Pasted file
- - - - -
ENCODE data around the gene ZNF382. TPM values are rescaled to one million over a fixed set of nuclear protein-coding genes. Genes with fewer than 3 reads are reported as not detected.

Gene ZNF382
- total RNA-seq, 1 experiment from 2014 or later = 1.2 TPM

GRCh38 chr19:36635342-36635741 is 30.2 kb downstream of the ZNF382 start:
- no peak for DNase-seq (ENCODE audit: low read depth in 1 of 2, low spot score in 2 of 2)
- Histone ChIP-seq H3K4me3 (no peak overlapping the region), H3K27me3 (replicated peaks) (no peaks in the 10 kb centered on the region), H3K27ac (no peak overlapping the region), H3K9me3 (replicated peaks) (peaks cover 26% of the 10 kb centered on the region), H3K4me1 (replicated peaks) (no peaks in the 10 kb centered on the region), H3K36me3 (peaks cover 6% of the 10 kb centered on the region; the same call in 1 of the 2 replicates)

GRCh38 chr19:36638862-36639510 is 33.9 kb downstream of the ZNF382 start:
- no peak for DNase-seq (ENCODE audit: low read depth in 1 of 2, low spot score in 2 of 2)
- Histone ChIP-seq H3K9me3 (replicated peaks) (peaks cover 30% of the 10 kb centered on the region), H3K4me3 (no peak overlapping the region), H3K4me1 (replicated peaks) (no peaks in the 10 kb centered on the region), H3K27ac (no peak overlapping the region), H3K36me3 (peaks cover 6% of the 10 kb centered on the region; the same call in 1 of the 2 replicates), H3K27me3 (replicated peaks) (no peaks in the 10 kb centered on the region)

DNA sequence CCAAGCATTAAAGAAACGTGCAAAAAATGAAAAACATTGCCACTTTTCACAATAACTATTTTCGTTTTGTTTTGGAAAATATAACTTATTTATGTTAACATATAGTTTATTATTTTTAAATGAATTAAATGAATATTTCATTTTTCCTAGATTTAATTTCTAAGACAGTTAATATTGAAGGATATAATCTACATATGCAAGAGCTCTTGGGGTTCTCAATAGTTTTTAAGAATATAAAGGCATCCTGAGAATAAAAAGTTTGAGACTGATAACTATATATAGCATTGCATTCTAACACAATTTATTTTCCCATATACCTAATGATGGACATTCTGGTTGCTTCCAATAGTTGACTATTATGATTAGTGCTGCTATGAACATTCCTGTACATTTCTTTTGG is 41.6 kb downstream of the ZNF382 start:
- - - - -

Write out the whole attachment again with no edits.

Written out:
ENCODE data around the gene ZNF382. TPM values are rescaled to one million over a fixed set of nuclear protein-coding genes. Genes with fewer than 3 reads are reported as not detected.

Gene ZNF382
- total RNA-seq, 1 experiment from 2014 or later = 1.2 TPM

GRCh38 chr19:36635342-36635741 is 30.2 kb downstream of the ZNF382 start:
- no peak for DNase-seq (ENCODE audit: low read depth in 1 of 2, low spot score in 2 of 2)
- Histone ChIP-seq H3K4me3 (no peak overlapping the region), H3K27me3 (replicated peaks) (no peaks in the 10 kb centered on the region), H3K27ac (no peak overlapping the region), H3K9me3 (replicated peaks) (peaks cover 26% of the 10 kb centered on the region), H3K4me1 (replicated peaks) (no peaks in the 10 kb centered on the region), H3K36me3 (peaks cover 6% of the 10 kb centered on the region; the same call in 1 of the 2 replicates)

GRCh38 chr19:36638862-36639510 is 33.9 kb downstream of the ZNF382 start:
- no peak for DNase-seq (ENCODE audit: low read depth in 1 of 2, low spot score in 2 of 2)
- Histone ChIP-seq H3K9me3 (replicated peaks) (peaks cover 30% of the 10 kb centered on the region), H3K4me3 (no peak overlapping the region), H3K4me1 (replicated peaks) (no peaks in the 10 kb centered on the region), H3K27ac (no peak overlapping the region), H3K36me3 (peaks cover 6% of the 10 kb centered on the region; the same call in 1 of the 2 replicates), H3K27me3 (replicated peaks) (no peaks in the 10 kb centered on the region)

DNA sequence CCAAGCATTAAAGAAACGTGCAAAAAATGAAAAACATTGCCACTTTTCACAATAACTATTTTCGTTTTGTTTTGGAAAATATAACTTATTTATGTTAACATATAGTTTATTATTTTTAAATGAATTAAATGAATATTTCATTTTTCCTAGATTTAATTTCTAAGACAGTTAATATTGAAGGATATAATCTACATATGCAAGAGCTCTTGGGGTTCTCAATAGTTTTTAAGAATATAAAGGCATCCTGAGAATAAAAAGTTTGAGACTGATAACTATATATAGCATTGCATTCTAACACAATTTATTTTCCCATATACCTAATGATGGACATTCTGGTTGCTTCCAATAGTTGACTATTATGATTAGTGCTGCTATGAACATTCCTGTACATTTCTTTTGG is 41.6 kb downstream of the ZNF382 start: